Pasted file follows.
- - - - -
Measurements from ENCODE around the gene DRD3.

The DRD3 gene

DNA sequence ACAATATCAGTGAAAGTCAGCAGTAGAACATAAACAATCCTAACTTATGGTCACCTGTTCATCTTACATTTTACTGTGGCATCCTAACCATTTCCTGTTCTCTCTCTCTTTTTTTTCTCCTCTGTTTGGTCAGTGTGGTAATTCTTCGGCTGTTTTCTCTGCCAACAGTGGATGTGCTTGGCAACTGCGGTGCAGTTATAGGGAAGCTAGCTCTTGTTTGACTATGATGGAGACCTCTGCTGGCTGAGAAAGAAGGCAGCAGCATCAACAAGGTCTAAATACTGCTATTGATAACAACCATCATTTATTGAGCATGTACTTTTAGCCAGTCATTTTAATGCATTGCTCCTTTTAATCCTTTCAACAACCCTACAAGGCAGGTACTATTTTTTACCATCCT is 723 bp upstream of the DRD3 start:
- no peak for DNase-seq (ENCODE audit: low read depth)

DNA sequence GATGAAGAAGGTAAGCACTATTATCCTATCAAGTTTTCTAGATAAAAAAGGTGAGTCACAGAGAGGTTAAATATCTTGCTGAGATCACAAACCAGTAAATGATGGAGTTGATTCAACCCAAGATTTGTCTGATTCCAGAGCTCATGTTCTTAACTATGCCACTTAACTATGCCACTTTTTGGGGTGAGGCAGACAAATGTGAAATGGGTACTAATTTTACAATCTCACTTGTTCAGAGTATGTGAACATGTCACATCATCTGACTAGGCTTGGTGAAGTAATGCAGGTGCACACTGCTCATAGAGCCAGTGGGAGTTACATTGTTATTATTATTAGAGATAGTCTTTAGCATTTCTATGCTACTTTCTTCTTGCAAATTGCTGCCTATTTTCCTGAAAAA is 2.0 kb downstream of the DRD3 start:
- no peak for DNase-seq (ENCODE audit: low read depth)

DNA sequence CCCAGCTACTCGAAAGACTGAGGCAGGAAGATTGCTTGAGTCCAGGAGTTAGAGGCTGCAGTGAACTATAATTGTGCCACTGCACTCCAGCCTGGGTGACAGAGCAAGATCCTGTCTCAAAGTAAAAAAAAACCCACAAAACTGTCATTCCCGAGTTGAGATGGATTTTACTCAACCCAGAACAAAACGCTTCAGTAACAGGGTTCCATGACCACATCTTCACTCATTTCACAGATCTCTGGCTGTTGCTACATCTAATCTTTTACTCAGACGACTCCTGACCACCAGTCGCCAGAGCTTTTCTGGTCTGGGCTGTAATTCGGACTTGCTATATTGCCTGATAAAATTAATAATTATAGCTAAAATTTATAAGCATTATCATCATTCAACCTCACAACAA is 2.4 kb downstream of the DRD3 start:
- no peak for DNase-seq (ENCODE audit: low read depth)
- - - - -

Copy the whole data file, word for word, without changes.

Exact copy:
Measurements from ENCODE around the gene DRD3.

The DRD3 gene

DNA sequence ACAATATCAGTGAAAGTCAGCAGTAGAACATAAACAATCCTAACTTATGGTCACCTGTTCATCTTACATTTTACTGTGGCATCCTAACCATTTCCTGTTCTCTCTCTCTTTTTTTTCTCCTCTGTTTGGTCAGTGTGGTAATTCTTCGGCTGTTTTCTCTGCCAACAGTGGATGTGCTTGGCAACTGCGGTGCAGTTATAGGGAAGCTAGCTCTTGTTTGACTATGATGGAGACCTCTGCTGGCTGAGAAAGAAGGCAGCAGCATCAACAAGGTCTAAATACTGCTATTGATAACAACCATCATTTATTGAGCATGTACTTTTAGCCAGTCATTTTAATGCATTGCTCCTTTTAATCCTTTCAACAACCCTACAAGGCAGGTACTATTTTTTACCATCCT is 723 bp upstream of the DRD3 start:
- no peak for DNase-seq (ENCODE audit: low read depth)

DNA sequence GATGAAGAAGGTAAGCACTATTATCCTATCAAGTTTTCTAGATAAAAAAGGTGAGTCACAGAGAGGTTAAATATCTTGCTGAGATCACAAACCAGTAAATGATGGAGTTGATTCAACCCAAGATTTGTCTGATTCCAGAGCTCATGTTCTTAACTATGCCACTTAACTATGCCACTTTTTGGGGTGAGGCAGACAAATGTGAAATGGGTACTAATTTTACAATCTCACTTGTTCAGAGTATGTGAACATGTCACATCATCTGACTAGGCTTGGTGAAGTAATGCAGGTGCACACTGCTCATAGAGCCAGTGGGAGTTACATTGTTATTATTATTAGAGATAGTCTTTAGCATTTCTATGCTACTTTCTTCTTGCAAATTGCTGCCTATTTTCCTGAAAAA is 2.0 kb downstream of the DRD3 start:
- no peak for DNase-seq (ENCODE audit: low read depth)

DNA sequence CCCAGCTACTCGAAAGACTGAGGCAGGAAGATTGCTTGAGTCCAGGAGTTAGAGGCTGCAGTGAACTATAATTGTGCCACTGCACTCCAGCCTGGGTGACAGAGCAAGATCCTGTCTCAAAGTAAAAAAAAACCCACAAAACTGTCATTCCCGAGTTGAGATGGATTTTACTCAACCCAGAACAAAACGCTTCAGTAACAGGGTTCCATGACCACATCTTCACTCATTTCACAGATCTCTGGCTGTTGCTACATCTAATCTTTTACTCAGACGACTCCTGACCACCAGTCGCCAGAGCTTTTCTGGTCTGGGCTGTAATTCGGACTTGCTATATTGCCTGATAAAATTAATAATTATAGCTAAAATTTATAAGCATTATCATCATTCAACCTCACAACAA is 2.4 kb downstream of the DRD3 start:
- no peak for DNase-seq (ENCODE audit: low read depth)